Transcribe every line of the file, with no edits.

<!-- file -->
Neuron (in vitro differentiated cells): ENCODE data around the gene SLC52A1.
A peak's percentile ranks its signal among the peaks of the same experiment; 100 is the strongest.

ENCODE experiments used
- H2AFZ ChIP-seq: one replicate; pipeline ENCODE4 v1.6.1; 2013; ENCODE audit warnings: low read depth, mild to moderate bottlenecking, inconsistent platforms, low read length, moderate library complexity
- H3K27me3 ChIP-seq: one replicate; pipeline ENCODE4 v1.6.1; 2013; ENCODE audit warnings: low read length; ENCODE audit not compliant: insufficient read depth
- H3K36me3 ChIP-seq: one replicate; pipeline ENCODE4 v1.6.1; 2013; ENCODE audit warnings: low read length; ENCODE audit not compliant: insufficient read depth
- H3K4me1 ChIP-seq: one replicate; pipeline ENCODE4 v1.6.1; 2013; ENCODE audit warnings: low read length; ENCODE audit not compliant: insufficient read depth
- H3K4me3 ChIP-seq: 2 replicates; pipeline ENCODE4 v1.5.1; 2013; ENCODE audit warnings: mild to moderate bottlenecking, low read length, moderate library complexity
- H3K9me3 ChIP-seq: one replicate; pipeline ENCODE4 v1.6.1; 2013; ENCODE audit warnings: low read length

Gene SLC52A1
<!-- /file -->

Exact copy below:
Neuron (in vitro differentiated cells): ENCODE data around the gene SLC52A1.
A peak's percentile ranks its signal among the peaks of the same experiment; 100 is the strongest.

ENCODE experiments used
- H2AFZ ChIP-seq: one replicate; pipeline ENCODE4 v1.6.1; 2013; ENCODE audit warnings: low read depth, mild to moderate bottlenecking, inconsistent platforms, low read length, moderate library complexity
- H3K27me3 ChIP-seq: one replicate; pipeline ENCODE4 v1.6.1; 2013; ENCODE audit warnings: low read length; ENCODE audit not compliant: insufficient read depth
- H3K36me3 ChIP-seq: one replicate; pipeline ENCODE4 v1.6.1; 2013; ENCODE audit warnings: low read length; ENCODE audit not compliant: insufficient read depth
- H3K4me1 ChIP-seq: one replicate; pipeline ENCODE4 v1.6.1; 2013; ENCODE audit warnings: low read length; ENCODE audit not compliant: insufficient read depth
- H3K4me3 ChIP-seq: 2 replicates; pipeline ENCODE4 v1.5.1; 2013; ENCODE audit warnings: mild to moderate bottlenecking, low read length, moderate library complexity
- H3K9me3 ChIP-seq: one replicate; pipeline ENCODE4 v1.6.1; 2013; ENCODE audit warnings: low read length

Gene SLC52A1